By Mark Jurdjevic

Like many population of booming metropolises, Machiavelli alternated among love and hate for his local urban. He frequently wrote scathing comments approximately Florentine political myopia, corruption, and servitude, but additionally wrote approximately Florence with delight, patriotism, and assured wish of higher occasions. regardless of the alternating tones of sarcasm and depression he used to explain Florentine affairs, Machiavelli supplied a stubbornly continual experience that his urban had all of the fabrics and power priceless for a wholesale, effective, and epochal political renewal. As he memorably placed it, Florence was once "truly an outstanding and wretched city."

Mark Jurdjevic makes a speciality of the Florentine measurement of Machiavelli's political idea, revealing new elements of his republican convictions. via The Prince, Discourses, correspondence, and, so much considerably, Florentine Histories, Jurdjevic examines Machiavelli's political occupation and relationships to the republic and the Medici. He indicates that major and as but unrecognized points of Machiavelli's political idea have been enormously Florentine in thought, content material, and function. From a brand new viewpoint and armed with new arguments, an excellent and Wretched City reengages the venerable debate approximately Machiavelli's dating to Renaissance republicanism. Dispelling the parable that Florentine politics provided Machiavelli simply unfavorable classes, Jurdjevic argues that his contempt for the city's shortcomings used to be an instantaneous functionality of his enormous estimation of its unrealized political potential.

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Additional info for A great and wretched city : promise and failure in Machiavelli's Florentine political thought

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In the last analysis, his commentary on 1497 makes clear, Savonarola failed to become something greater than a factional leader, just as, for example, Corso Donati, Rinaldo degli Albizzi, or Piero Soderini had also failed. But nothing in Machiavelli’s treatment of those figures suggests that he had had even the dimmest hopes that they might do otherwise. They were revealing only of the limitations of the city’s political culture and tradition, variations on Florentine history’s principal theme of shortsightedness and institutional failure.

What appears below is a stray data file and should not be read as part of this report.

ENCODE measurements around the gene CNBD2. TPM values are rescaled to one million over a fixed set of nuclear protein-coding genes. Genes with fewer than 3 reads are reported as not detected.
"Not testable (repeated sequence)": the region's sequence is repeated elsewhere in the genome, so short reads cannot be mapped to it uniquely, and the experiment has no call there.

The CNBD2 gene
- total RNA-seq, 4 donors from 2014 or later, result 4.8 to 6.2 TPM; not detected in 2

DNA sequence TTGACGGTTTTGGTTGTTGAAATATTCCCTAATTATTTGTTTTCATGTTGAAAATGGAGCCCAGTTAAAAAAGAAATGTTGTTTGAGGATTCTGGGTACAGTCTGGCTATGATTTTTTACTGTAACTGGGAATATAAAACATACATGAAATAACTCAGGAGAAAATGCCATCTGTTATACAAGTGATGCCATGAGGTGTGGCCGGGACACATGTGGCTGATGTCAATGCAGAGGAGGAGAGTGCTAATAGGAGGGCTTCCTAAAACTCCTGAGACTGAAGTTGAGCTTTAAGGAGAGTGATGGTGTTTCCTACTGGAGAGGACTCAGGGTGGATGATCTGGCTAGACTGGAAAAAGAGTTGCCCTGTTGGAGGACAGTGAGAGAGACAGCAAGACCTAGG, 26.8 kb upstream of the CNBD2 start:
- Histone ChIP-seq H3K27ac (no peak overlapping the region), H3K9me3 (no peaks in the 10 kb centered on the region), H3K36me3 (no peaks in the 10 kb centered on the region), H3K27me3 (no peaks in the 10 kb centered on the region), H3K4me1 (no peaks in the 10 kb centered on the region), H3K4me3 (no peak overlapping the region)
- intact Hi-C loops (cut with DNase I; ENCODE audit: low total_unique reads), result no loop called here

And Machiavelli may well have adopted a prophetic tone as an ideal mode of expression to signal the depth of his desire for political renovation. But if Weinstein’s fi rst contention is correct and Machiavelli did so, the second contention—that Machiavelli was at the same time signalling a critique of prophetic politics— seems strained at best because it requires him to speak in a language whose assumptions he rejected. Chapter 26 urged the Medici to introduce new institutions that would enable them to lead a unified pan-Italian army to expel the French and Spanish forces plaguing the peninsula.

The content of the letter, however, [ 24 ] The Savonarolan Lens complicates and contradicts its tone, betraying a far from straightforward fascination with the friar and the Florentine reaction to him. Few have commented on the extraordinary richness of the letter, the degree to which Savonarola was Machiavelli’s fi rst occasion to meditate on the role of religion in public life, the formation of faction, and the power of rhetoric, speech, and culture. Machiavelli examined the relationship between Savonarola’s self-proclaimed powers of prophecy and the unity of his following and hence investigated the implications of prophecy as a political phenomenon and religion as a source of political authority.

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